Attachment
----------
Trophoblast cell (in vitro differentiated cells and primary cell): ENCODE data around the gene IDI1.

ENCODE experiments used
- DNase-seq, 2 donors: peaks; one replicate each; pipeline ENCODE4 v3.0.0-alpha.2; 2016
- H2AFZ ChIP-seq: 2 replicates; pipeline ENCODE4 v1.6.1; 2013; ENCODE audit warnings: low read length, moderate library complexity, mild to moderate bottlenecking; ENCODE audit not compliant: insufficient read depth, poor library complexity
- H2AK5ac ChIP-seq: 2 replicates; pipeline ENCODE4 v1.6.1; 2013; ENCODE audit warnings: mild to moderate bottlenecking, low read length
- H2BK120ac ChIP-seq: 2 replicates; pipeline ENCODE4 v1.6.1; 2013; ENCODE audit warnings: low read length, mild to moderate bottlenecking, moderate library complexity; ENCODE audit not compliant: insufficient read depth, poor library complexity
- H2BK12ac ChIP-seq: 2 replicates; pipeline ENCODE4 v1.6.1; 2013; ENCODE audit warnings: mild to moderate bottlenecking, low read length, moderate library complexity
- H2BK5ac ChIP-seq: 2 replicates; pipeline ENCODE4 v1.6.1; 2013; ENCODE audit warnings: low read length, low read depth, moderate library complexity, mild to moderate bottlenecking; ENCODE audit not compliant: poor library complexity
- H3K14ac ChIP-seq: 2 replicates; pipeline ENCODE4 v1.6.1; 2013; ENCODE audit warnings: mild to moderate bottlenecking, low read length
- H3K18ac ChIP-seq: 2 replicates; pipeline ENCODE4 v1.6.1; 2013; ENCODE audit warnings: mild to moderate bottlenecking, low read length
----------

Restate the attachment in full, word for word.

Trophoblast cell (in vitro differentiated cells and primary cell): ENCODE data around the gene IDI1.

ENCODE experiments used
- DNase-seq, 2 donors: peaks; one replicate each; pipeline ENCODE4 v3.0.0-alpha.2; 2016
- H2AFZ ChIP-seq: 2 replicates; pipeline ENCODE4 v1.6.1; 2013; ENCODE audit warnings: low read length, moderate library complexity, mild to moderate bottlenecking; ENCODE audit not compliant: insufficient read depth, poor library complexity
- H2AK5ac ChIP-seq: 2 replicates; pipeline ENCODE4 v1.6.1; 2013; ENCODE audit warnings: mild to moderate bottlenecking, low read length
- H2BK120ac ChIP-seq: 2 replicates; pipeline ENCODE4 v1.6.1; 2013; ENCODE audit warnings: low read length, mild to moderate bottlenecking, moderate library complexity; ENCODE audit not compliant: insufficient read depth, poor library complexity
- H2BK12ac ChIP-seq: 2 replicates; pipeline ENCODE4 v1.6.1; 2013; ENCODE audit warnings: mild to moderate bottlenecking, low read length, moderate library complexity
- H2BK5ac ChIP-seq: 2 replicates; pipeline ENCODE4 v1.6.1; 2013; ENCODE audit warnings: low read length, low read depth, moderate library complexity, mild to moderate bottlenecking; ENCODE audit not compliant: poor library complexity
- H3K14ac ChIP-seq: 2 replicates; pipeline ENCODE4 v1.6.1; 2013; ENCODE audit warnings: mild to moderate bottlenecking, low read length
- H3K18ac ChIP-seq: 2 replicates; pipeline ENCODE4 v1.6.1; 2013; ENCODE audit warnings: mild to moderate bottlenecking, low read length